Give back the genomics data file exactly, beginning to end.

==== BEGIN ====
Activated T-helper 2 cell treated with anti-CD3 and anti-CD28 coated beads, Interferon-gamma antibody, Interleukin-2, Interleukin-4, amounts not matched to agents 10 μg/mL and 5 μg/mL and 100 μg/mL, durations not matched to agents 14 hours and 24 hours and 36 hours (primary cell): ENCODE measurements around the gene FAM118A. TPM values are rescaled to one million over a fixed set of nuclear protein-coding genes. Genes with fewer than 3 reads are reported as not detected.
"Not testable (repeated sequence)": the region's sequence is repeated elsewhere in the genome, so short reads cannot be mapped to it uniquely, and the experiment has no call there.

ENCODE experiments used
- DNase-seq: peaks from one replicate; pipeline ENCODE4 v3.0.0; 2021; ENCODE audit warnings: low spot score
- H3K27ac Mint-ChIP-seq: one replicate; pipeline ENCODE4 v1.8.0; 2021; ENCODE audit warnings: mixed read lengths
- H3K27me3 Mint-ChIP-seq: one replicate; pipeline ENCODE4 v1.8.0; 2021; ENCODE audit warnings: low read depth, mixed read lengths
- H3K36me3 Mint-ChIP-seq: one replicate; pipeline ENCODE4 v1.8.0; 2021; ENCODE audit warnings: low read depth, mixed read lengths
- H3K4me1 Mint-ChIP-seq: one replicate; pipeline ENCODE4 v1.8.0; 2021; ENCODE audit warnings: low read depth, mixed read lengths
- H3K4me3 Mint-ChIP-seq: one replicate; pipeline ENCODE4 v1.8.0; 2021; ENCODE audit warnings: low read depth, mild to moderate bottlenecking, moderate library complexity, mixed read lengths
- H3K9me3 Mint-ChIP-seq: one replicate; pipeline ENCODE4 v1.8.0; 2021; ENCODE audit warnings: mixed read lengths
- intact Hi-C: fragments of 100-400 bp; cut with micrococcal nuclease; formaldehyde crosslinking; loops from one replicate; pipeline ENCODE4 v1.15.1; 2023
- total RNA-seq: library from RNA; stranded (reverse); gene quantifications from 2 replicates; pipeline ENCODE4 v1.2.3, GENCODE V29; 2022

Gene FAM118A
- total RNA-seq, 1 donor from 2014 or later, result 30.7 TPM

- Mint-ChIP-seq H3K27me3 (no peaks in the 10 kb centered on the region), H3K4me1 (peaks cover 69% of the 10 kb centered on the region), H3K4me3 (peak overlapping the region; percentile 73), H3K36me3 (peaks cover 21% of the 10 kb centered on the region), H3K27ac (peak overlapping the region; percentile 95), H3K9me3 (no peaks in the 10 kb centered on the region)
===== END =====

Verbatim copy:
Activated T-helper 2 cell treated with anti-CD3 and anti-CD28 coated beads, Interferon-gamma antibody, Interleukin-2, Interleukin-4, amounts not matched to agents 10 μg/mL and 5 μg/mL and 100 μg/mL, durations not matched to agents 14 hours and 24 hours and 36 hours (primary cell): ENCODE measurements around the gene FAM118A. TPM values are rescaled to one million over a fixed set of nuclear protein-coding genes. Genes with fewer than 3 reads are reported as not detected.
"Not testable (repeated sequence)": the region's sequence is repeated elsewhere in the genome, so short reads cannot be mapped to it uniquely, and the experiment has no call there.

ENCODE experiments used
- DNase-seq: peaks from one replicate; pipeline ENCODE4 v3.0.0; 2021; ENCODE audit warnings: low spot score
- H3K27ac Mint-ChIP-seq: one replicate; pipeline ENCODE4 v1.8.0; 2021; ENCODE audit warnings: mixed read lengths
- H3K27me3 Mint-ChIP-seq: one replicate; pipeline ENCODE4 v1.8.0; 2021; ENCODE audit warnings: low read depth, mixed read lengths
- H3K36me3 Mint-ChIP-seq: one replicate; pipeline ENCODE4 v1.8.0; 2021; ENCODE audit warnings: low read depth, mixed read lengths
- H3K4me1 Mint-ChIP-seq: one replicate; pipeline ENCODE4 v1.8.0; 2021; ENCODE audit warnings: low read depth, mixed read lengths
- H3K4me3 Mint-ChIP-seq: one replicate; pipeline ENCODE4 v1.8.0; 2021; ENCODE audit warnings: low read depth, mild to moderate bottlenecking, moderate library complexity, mixed read lengths
- H3K9me3 Mint-ChIP-seq: one replicate; pipeline ENCODE4 v1.8.0; 2021; ENCODE audit warnings: mixed read lengths
- intact Hi-C: fragments of 100-400 bp; cut with micrococcal nuclease; formaldehyde crosslinking; loops from one replicate; pipeline ENCODE4 v1.15.1; 2023
- total RNA-seq: library from RNA; stranded (reverse); gene quantifications from 2 replicates; pipeline ENCODE4 v1.2.3, GENCODE V29; 2022

Gene FAM118A
- total RNA-seq, 1 donor from 2014 or later, result 30.7 TPM

- Mint-ChIP-seq H3K27me3 (no peaks in the 10 kb centered on the region), H3K4me1 (peaks cover 69% of the 10 kb centered on the region), H3K4me3 (peak overlapping the region; percentile 73), H3K36me3 (peaks cover 21% of the 10 kb centered on the region), H3K27ac (peak overlapping the region; percentile 95), H3K9me3 (no peaks in the 10 kb centered on the region)